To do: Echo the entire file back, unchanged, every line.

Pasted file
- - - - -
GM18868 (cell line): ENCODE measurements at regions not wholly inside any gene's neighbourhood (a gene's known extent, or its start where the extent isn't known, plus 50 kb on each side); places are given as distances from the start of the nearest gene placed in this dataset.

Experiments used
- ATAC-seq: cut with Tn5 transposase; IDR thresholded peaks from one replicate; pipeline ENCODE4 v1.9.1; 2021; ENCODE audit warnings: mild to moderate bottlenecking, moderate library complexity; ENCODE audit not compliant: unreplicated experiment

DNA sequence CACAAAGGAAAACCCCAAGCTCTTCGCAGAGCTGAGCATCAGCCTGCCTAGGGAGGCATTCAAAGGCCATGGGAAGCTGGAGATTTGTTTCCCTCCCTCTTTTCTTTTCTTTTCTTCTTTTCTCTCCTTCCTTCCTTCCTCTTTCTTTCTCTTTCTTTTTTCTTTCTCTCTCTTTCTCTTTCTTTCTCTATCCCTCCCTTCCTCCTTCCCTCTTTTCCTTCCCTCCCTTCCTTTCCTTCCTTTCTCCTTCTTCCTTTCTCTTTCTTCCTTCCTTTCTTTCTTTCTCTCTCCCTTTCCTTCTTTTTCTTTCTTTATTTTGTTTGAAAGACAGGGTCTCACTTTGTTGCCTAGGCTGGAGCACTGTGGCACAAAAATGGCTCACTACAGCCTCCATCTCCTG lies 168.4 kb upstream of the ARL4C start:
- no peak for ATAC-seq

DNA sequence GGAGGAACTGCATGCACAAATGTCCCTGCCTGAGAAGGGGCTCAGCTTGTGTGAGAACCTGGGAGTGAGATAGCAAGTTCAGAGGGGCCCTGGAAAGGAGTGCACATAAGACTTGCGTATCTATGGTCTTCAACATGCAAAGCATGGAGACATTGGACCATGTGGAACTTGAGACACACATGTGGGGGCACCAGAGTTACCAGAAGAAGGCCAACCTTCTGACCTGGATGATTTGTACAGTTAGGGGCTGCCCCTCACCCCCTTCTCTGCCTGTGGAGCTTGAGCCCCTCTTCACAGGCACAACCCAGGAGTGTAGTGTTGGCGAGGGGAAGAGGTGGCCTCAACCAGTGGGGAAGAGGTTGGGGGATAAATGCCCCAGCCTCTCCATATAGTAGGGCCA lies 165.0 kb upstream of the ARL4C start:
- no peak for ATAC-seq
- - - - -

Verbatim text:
GM18868 (cell line): ENCODE measurements at regions not wholly inside any gene's neighbourhood (a gene's known extent, or its start where the extent isn't known, plus 50 kb on each side); places are given as distances from the start of the nearest gene placed in this dataset.

Experiments used
- ATAC-seq: cut with Tn5 transposase; IDR thresholded peaks from one replicate; pipeline ENCODE4 v1.9.1; 2021; ENCODE audit warnings: mild to moderate bottlenecking, moderate library complexity; ENCODE audit not compliant: unreplicated experiment

DNA sequence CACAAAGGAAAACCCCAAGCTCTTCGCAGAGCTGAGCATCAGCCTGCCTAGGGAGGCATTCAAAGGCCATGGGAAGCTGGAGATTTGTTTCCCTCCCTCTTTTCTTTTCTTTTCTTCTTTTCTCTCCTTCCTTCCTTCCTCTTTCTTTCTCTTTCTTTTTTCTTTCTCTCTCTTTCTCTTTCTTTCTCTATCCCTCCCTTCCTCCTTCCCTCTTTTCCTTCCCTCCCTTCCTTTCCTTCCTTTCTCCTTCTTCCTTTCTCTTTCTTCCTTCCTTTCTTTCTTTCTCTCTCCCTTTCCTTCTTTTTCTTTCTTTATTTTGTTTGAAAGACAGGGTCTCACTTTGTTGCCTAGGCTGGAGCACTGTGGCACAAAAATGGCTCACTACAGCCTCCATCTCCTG lies 168.4 kb upstream of the ARL4C start:
- no peak for ATAC-seq

DNA sequence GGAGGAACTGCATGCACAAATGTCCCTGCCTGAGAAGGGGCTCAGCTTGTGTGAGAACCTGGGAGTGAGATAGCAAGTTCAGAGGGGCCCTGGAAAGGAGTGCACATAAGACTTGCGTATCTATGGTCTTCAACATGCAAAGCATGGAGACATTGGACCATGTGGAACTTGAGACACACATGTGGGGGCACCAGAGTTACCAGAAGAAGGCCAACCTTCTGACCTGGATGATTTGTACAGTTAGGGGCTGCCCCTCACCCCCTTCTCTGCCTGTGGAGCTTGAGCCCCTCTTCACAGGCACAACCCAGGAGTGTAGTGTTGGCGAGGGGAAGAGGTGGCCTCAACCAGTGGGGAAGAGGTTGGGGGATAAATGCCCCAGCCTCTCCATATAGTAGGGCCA lies 165.0 kb upstream of the ARL4C start:
- no peak for ATAC-seq